Fresh good-quality grass pasture is also an excellent source of vitamin E. Diets lacking in Vit E can be a causative factor in dry skin, skin infections and allergic reactions.
A horse that is sustaining itself on good-quality grass pasture will be consuming significant amounts, however, because vitamin E is not heat-stable its levels in hay can decrease over time. Another consideration is that in winter months when fresh grass isn’t as plentiful the amount consumed per day will be less than in summer.
Both, Vit B7 (Biotin)which is necessary for skin health, and B6 which is a valuable component of protein metabolism, should also be noted for coat condition. A deficiency can be seen sometimes in older horses which results in thinning of the coat, bald patches and extremely dry skin and scaling.
Zinc and copper are two trace minerals that are worth paying attention to. Both are needed for melanin production, and so have an impact on coat color. If the hair contains inadequate amounts of melanin, it is unable to resist damage from ultraviolet light which can lead to damage and fading. Copper is also needed by the enzyme lysyl oxidase, which is necessary for the maintenance of the cross-bridges in collagen within skin. Without adequate copper these cross linkages are weakened, and the skin loses structural integrity.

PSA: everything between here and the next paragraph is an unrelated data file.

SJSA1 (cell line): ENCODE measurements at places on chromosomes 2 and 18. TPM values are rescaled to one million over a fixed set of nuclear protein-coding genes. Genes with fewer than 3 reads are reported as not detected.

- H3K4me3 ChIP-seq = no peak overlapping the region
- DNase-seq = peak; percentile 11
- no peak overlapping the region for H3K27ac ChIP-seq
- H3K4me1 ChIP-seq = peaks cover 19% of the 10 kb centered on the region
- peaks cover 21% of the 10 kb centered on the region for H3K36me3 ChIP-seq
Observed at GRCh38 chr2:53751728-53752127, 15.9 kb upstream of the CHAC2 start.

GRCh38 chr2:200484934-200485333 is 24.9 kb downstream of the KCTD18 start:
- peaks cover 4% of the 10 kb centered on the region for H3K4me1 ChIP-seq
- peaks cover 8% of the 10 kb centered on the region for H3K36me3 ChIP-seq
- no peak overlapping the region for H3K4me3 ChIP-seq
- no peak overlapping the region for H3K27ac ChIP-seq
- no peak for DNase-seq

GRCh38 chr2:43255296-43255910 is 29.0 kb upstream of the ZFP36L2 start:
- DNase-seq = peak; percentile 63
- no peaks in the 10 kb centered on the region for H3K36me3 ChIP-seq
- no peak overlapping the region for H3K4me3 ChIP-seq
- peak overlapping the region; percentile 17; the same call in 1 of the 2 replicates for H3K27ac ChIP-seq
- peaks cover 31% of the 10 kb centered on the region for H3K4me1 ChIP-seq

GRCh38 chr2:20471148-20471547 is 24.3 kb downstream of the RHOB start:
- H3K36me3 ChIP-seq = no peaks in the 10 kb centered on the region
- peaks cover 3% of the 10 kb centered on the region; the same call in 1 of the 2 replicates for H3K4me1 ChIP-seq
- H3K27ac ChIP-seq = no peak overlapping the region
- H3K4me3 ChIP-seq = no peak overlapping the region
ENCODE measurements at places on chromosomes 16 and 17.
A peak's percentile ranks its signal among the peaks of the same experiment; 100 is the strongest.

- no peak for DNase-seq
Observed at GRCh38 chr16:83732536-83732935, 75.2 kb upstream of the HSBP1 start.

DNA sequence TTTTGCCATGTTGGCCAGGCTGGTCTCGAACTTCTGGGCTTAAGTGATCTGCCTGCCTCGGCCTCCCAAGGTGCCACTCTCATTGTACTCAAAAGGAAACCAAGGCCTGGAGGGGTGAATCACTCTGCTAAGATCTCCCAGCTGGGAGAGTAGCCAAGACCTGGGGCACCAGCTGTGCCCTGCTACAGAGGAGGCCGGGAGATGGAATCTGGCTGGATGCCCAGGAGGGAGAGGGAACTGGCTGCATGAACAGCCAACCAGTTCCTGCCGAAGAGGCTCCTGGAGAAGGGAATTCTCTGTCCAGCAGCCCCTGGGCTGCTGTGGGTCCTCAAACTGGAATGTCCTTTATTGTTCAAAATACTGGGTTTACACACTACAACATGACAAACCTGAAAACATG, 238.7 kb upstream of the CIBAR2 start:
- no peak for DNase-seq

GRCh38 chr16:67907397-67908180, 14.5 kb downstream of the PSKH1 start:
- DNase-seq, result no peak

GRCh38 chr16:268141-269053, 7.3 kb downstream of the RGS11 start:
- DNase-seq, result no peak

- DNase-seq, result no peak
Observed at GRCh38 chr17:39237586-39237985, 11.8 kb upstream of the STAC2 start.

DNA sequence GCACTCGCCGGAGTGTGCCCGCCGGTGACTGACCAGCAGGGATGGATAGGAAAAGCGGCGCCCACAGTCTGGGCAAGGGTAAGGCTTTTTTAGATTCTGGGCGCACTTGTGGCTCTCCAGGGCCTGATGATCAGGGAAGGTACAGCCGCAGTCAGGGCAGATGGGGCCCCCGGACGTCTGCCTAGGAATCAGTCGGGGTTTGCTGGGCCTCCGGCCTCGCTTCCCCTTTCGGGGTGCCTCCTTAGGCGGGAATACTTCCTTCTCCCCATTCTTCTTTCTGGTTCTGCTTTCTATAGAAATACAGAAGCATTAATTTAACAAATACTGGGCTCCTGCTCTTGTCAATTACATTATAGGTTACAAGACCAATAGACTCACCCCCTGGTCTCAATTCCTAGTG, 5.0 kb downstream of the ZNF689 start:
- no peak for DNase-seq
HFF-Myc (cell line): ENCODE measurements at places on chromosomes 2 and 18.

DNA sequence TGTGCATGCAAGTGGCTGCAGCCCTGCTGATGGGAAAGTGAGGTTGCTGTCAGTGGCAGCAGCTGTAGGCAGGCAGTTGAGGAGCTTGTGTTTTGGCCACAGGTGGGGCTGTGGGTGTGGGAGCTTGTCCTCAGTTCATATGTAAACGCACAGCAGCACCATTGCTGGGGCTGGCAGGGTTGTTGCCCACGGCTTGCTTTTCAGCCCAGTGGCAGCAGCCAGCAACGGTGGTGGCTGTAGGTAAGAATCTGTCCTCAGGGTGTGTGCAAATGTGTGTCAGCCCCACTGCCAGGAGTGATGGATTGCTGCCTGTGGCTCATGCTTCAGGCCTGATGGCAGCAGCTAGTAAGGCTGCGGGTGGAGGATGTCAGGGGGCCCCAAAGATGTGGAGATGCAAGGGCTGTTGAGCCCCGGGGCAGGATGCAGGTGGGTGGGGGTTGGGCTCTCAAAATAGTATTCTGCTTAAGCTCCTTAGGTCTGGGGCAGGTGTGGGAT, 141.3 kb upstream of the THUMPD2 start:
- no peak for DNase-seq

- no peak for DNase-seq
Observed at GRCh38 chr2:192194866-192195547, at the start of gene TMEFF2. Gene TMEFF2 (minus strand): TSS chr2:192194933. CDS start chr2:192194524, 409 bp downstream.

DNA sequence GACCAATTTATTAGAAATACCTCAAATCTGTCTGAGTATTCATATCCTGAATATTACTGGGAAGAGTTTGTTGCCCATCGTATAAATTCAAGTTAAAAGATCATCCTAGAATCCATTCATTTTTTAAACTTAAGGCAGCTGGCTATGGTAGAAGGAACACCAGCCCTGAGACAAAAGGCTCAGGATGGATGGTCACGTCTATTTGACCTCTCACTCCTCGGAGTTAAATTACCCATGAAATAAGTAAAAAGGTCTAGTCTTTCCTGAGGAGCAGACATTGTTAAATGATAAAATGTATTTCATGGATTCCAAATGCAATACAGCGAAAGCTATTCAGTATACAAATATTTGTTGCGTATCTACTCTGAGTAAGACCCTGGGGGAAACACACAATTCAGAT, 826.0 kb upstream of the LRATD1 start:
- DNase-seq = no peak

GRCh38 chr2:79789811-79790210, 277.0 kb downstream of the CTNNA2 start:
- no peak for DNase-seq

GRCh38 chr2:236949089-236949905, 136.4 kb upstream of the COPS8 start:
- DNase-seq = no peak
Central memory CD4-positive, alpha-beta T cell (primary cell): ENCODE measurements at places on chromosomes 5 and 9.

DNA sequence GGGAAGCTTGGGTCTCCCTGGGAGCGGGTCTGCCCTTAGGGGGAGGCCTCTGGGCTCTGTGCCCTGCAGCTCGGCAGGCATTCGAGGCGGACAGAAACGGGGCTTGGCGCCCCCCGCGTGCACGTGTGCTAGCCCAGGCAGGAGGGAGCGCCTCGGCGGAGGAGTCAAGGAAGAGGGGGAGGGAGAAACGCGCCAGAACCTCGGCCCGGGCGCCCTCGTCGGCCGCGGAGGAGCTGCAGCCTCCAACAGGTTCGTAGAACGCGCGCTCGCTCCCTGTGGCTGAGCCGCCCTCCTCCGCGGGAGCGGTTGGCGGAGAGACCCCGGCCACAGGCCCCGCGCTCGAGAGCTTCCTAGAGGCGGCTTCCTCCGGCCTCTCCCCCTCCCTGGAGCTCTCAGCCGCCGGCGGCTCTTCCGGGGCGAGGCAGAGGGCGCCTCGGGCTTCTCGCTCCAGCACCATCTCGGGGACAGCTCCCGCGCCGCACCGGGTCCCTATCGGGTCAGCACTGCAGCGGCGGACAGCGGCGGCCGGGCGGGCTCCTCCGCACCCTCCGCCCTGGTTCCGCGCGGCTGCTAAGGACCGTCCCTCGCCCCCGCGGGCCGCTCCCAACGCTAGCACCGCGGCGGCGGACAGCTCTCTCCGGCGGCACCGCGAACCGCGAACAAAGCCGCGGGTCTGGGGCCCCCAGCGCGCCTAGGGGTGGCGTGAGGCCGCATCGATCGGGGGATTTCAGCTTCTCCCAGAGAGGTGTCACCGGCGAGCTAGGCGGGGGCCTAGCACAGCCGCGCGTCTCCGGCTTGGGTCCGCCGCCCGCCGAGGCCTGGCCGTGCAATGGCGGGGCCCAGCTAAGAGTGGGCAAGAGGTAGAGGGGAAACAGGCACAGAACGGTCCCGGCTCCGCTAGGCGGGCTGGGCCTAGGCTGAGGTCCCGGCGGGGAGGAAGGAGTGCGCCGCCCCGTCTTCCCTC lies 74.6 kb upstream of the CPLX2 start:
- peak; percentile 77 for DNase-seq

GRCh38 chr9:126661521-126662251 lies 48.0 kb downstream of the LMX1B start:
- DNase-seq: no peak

Fats supply essential fatty acids (EFAs) which are a component of skin oils (sebum) that coat both the skin and hair shaft. The hair shaft is covered in cells that help to retain moisture. When there is a good coating of sebum these cells lay flat, giving off a good reflection which we perceive as shine. However, if damaged, moisture is lost from the hair shaft, and the hair becomes dry and these cells in a sense “stick up” and no longer reflect light with the same luster. Diets that don’t provide adequate amounts of EFAs could result in a dry coat that’s more prone to damage and a dull appearance.